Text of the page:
‘Let It Snow’ (2019) Review

On Christmas Eve, in the middle of a snowstorm, a handful of teenagers experience some highs and lows before convening upon the local “Waffle Town” for a party.

Julie (Isabela Merced) is on a quest to find a figurine for her mother for Christmas. When that fails, she boards a train to head back home and inadvertently meets a pop star named Stuart Bale (Shameik Moore). The train gets stuck in the storm and Julie and Stuart jump the train to head for Waffle Town to pass the time. From there, they spend most of the day together, where Stuart learns about Julie’s acceptance into Columbia, as well as her mother’s illness which is keeping her from making the decision to attend college. Julie, on the other hand, gets to know Stuart as more than just a famous pop star, but as a young man with insecurities and troubles of his own.

Dorrie (Liv Hewson) and Addie (Odeya Rush) are best friends, both struggling with their confusing love lives. Addie is pretty sure her boyfriend is out with another girl, and Dorrie – a Waffle Town waitress – is attempting to figure out whether or not a pretty cheerleader that she hooked up with actually likes her. After a humiliating confrontation with her boyfriend at Waffle Town, Addie storms off and is picked up by the local tow truck employee only known as the Tin Foil Woman (Joan Cusack) who offers her some wisdom about youth and being dependent on other people.

Tobin (Mitchell Hope) and Duke, aka Angie (Kiernan Shipka), have been best friends their entire lives, but Tobin is determined to tell Angie that he’s in love with her. Unfortunately, a hunky, former classmate named JP (Matthew Noszka) threatens to derail Tobin’s chance at romance with his best friend.

Meanwhile, wannabe DJ Keon (Jacob Batalon) decides to throw a party at Waffle Town, where he works, in order to impress a big-time DJ. Keon happens to work with a stoner named Billy (Miles Robbins) who pops up to occasionally throw some oddball life advice at the other characters.

After the incredibly disappointing The Last Summer, I went into this new teen-based ensemble with extremely low expectations. I knew this movie was based on a novel by John Green, Lauren Myracle and Maureen Johnson called, Let it Snow: Three Holiday Romances, but I still expected the movie to be jammed packed with an abundance of storylines that would diminish character development and try to sell me insignificant teenage drama as earnest, life-changing moments.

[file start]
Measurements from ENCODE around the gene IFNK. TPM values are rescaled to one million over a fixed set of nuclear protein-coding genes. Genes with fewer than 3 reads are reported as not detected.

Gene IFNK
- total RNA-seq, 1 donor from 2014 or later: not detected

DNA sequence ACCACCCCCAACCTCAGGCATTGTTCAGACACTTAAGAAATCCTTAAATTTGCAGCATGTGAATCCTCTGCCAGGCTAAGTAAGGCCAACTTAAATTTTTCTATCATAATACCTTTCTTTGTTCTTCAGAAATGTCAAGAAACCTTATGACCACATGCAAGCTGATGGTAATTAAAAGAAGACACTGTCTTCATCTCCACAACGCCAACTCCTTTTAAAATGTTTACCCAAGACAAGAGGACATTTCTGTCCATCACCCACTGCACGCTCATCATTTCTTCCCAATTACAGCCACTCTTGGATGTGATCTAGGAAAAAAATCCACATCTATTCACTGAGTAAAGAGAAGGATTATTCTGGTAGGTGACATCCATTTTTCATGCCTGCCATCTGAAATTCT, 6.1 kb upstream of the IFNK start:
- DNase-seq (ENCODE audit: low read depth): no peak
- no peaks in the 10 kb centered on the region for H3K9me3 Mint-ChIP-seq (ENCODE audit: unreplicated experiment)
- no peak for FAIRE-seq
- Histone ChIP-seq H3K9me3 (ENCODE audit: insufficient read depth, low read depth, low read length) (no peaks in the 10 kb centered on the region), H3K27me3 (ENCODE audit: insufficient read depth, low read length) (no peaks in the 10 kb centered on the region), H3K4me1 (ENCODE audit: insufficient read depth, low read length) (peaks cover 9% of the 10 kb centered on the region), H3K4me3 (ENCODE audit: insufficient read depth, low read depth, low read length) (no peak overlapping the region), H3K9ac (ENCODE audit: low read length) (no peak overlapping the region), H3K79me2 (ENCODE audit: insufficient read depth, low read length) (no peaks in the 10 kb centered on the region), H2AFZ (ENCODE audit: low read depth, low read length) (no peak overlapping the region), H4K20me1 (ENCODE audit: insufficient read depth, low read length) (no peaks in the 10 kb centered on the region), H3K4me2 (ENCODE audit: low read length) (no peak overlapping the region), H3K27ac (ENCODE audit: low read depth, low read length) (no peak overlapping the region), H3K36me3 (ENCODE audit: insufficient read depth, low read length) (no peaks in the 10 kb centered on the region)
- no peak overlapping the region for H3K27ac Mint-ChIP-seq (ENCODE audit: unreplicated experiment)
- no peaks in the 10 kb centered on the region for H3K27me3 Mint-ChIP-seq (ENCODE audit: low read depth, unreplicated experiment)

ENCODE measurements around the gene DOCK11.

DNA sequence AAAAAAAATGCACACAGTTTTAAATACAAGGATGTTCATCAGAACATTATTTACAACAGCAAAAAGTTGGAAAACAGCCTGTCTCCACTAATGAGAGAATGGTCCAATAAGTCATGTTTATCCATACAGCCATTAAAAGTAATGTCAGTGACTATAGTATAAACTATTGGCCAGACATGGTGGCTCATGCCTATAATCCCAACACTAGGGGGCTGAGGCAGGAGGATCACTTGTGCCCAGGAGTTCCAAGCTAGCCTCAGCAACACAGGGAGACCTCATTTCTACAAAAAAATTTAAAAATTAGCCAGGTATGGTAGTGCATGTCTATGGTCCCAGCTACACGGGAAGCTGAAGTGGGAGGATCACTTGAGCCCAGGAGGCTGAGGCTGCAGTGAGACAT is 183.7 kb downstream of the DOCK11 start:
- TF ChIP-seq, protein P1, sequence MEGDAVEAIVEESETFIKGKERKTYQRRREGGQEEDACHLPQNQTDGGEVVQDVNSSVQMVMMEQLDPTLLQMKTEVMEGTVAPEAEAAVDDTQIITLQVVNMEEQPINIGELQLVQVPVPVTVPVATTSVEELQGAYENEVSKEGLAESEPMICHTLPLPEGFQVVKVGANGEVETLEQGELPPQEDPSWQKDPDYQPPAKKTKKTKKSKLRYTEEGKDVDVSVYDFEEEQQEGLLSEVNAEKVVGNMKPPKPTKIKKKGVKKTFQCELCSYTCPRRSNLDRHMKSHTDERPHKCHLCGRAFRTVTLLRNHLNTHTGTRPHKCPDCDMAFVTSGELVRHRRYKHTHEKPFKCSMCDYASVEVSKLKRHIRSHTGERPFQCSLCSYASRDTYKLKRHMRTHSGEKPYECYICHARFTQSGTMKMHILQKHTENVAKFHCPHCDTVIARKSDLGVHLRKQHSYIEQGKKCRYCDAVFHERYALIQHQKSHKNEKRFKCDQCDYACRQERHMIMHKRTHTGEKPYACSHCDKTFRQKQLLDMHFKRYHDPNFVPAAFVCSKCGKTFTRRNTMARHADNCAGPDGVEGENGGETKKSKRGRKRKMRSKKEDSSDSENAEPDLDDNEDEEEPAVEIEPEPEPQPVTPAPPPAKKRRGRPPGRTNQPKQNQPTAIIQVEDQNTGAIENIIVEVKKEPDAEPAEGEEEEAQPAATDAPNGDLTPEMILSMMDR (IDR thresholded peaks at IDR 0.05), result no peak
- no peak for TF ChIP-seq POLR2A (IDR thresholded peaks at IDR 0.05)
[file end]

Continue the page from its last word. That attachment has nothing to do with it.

Thankfully Let It Snow stuck to three major storylines while sprinkling in a bit of subplot for filler. I found myself somewhere in between smiling and rolling my eyes. The storyline that stuck out most to me was Tobin and Angie. Their chemistry was nice, they had some fun rapport, and I’ve always loved romances where friends become more. I appreciated the LGBT representation with Dorrie and her cheerleader crush, Kerry (Anna Akana), even if the cheerleader group themselves played to the mindless herd stereotype. Dorrie’s issues with her best friend Addie felt just as relatable, and I really enjoyed Addie’s scenes with the Tin Foil Woman. The presence of Joan Cusack really elevates even the most terrible movies, and her character was a lot of fun. I was glad that Odeya Rush got the most screentime with Cusack because out of the entire ensemble, she was one of the better actresses.

I did find myself zoning out a bit watching Julie and Stuart’s storyline. Merced and Moore had zero chemistry and at times, the acting between the two made me cringe. Stuart was a bit bland, even for a pop star, though I did enjoy it when he called out Julie for twisting his offer of financial help into some kind of offensive charity case. Julie’s behavior felt very forced and out of place and made her a bit unlikable, though I’m sure they were going for a “feisty, stubborn” persona. I just wasn’t feeling it at all.

“Snow hides a lot, it’s like the Spanx of weather.” Probably the best line in the entire film, because it’s true. Everything in this movie is covered in snow and holiday lights, making it really beautiful to look at, but it’s basically just dressing up a mediocre teen-flick. The ensemble is decent, and there are some really sweet moments between the characters and a couple of laughs, but otherwise Let It Snow doesn’t break any new ground in the genre. Then again, maybe around the holidays, all you want is some cornball cheese and fluff. In that case, Let It Snow is worth a watch!

Author: Romona Comet

"I'm probably watching a rom-com right now."